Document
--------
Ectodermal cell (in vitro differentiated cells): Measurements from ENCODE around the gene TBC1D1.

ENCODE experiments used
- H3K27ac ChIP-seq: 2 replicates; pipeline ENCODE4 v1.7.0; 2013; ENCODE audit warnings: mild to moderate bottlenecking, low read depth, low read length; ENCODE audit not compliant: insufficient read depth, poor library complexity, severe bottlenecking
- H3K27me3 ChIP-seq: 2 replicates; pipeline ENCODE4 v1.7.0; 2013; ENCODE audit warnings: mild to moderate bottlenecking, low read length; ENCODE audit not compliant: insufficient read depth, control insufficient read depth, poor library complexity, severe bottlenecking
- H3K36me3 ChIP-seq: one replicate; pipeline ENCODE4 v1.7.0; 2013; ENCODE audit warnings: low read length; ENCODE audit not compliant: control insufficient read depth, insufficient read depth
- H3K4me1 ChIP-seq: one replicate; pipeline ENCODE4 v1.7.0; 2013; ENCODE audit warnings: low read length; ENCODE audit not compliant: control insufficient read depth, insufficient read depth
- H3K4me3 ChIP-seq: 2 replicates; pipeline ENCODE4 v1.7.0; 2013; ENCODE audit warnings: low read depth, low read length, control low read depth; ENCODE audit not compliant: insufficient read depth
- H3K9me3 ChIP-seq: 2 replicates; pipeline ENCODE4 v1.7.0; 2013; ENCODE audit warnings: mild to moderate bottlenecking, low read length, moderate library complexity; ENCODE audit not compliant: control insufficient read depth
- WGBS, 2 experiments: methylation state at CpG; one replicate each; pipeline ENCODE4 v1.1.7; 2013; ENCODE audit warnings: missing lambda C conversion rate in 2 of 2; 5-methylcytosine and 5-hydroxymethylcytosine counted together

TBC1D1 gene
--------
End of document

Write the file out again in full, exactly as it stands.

Ectodermal cell (in vitro differentiated cells): Measurements from ENCODE around the gene TBC1D1.

ENCODE experiments used
- H3K27ac ChIP-seq: 2 replicates; pipeline ENCODE4 v1.7.0; 2013; ENCODE audit warnings: mild to moderate bottlenecking, low read depth, low read length; ENCODE audit not compliant: insufficient read depth, poor library complexity, severe bottlenecking
- H3K27me3 ChIP-seq: 2 replicates; pipeline ENCODE4 v1.7.0; 2013; ENCODE audit warnings: mild to moderate bottlenecking, low read length; ENCODE audit not compliant: insufficient read depth, control insufficient read depth, poor library complexity, severe bottlenecking
- H3K36me3 ChIP-seq: one replicate; pipeline ENCODE4 v1.7.0; 2013; ENCODE audit warnings: low read length; ENCODE audit not compliant: control insufficient read depth, insufficient read depth
- H3K4me1 ChIP-seq: one replicate; pipeline ENCODE4 v1.7.0; 2013; ENCODE audit warnings: low read length; ENCODE audit not compliant: control insufficient read depth, insufficient read depth
- H3K4me3 ChIP-seq: 2 replicates; pipeline ENCODE4 v1.7.0; 2013; ENCODE audit warnings: low read depth, low read length, control low read depth; ENCODE audit not compliant: insufficient read depth
- H3K9me3 ChIP-seq: 2 replicates; pipeline ENCODE4 v1.7.0; 2013; ENCODE audit warnings: mild to moderate bottlenecking, low read length, moderate library complexity; ENCODE audit not compliant: control insufficient read depth
- WGBS, 2 experiments: methylation state at CpG; one replicate each; pipeline ENCODE4 v1.1.7; 2013; ENCODE audit warnings: missing lambda C conversion rate in 2 of 2; 5-methylcytosine and 5-hydroxymethylcytosine counted together

TBC1D1 gene